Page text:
In a time of crisis, unfortunate tag lines
1) Introducing an interview with Cardinal Blase Cupich, a Chicago TV anchor referred to the “explosive allegations” in the testimony of Archbishop Vigano. But the cardinal himself told the interviewer that the Pope was “not going to go down a rabbit hole on this.” He explained: “The Pope has a bigger agenda.” And what could be bigger than ensuring that predator-prelates are not setting Church policy? Bigger than stopping sexual abuse? Bigger than demonstrating that the Catholic hierarchy is trustworthy? Bigger than showing that the Vatican is not sheltering a criminal enterprise? The cardinal’s first example: “talking about the environment...”
2) Yesterday’s statement from Cardinal Daniel DiNardo may not have satisfied everyone, but at least it was substantive. The cardinal called for a “firm and decisive” response to the Vigano testimony, and repeated that he will ask Pope Francis to schedule an apostolic visitation of the American hierarchy. So how did those messages play on the Vatican News site? The headline on that site this morning read: “USCCB President: We will do better.” A promise to “do better” is appropriate for a schoolboy whose parents are disappointed with his grades; it’s not appropriate for successors to the Apostles who have been covering up the scandalous behavior of one of their most prominent colleagues. More to the point, the headline is a grossly inaccurate summary of what Cardinal DiNardo actually said. (To be fair, Vatican News quoted the cardinal’s statement in full, and gave prominent notice to his call for a response to the Vigano statement. As is so often the case, the fault is more with the headline than with the content.)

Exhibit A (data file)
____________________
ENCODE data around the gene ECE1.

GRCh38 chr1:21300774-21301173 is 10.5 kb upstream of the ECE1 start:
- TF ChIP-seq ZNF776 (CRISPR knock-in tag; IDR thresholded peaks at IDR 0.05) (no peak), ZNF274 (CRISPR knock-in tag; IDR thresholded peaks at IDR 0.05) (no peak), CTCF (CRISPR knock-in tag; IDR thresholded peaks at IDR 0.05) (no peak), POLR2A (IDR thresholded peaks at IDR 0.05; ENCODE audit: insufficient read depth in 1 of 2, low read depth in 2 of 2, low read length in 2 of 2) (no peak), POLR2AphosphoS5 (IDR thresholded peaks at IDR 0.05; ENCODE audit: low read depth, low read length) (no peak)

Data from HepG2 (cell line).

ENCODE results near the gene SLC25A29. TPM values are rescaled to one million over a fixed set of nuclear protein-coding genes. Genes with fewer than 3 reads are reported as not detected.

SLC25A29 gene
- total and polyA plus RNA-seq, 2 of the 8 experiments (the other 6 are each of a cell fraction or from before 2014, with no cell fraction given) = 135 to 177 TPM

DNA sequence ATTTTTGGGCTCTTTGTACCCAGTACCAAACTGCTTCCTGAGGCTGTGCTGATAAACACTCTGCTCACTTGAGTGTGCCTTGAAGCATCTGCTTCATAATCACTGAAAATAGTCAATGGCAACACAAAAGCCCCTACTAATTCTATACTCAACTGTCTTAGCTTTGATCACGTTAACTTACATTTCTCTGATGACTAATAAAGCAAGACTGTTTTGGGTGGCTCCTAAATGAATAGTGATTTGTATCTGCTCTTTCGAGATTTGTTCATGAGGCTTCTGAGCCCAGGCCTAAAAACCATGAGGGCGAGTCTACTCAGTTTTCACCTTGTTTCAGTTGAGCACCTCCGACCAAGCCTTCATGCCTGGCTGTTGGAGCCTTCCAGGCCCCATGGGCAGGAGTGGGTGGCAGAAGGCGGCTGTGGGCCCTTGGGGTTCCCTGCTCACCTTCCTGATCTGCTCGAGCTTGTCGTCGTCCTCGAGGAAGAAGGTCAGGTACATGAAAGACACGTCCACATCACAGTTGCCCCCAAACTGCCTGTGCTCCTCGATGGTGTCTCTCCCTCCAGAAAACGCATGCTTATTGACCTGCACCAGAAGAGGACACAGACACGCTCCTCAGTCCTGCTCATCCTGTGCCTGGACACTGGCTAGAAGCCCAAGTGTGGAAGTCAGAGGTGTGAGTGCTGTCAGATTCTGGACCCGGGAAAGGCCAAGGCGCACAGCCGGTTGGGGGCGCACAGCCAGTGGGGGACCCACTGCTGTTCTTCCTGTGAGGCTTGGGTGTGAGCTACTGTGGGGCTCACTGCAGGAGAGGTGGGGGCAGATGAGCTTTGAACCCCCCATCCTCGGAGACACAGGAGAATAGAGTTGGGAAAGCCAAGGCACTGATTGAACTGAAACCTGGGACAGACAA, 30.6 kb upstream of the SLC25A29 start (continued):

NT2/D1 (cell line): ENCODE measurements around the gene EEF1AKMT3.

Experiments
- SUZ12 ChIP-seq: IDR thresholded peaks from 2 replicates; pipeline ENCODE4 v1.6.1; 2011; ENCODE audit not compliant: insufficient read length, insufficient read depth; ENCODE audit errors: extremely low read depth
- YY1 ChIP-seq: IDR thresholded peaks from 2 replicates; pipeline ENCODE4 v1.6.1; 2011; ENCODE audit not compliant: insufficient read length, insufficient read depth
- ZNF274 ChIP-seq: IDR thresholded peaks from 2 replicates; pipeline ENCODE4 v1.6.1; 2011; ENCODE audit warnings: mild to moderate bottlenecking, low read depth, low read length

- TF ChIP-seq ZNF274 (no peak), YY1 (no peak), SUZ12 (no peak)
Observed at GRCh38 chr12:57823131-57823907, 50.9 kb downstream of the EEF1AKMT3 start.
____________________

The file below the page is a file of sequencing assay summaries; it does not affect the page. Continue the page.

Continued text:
All comments are moderated. To lighten our editing burden, only current donors are allowed to Sound Off. If you are a donor, log in to see the comment form; otherwise please support our work, and Sound Off!
Posted by: feedback -
Aug. 28, 2018 5:43 PM ET USA
As a cardinal of the Church, Cupich should know that the bigger agenda, such as one's personal musings about global warming, will be lost if one has demonstrated trouble telling right from wrong about a child rape.
Posted by: Eric -
Aug. 28, 2018 3:45 PM ET USA
While not charmed that Archbishop Vigano chose to go public with this, rather than work with trusted American bishops first, it's still depressing. Note how NO ONE has denied the claims, all they have done is tried to smear Vigano, or deflect the issue (see above). I'm certain the pope was guided by a mistaken view of mercy, but then why seek him out for advice on bishop appointments? I just don't understand.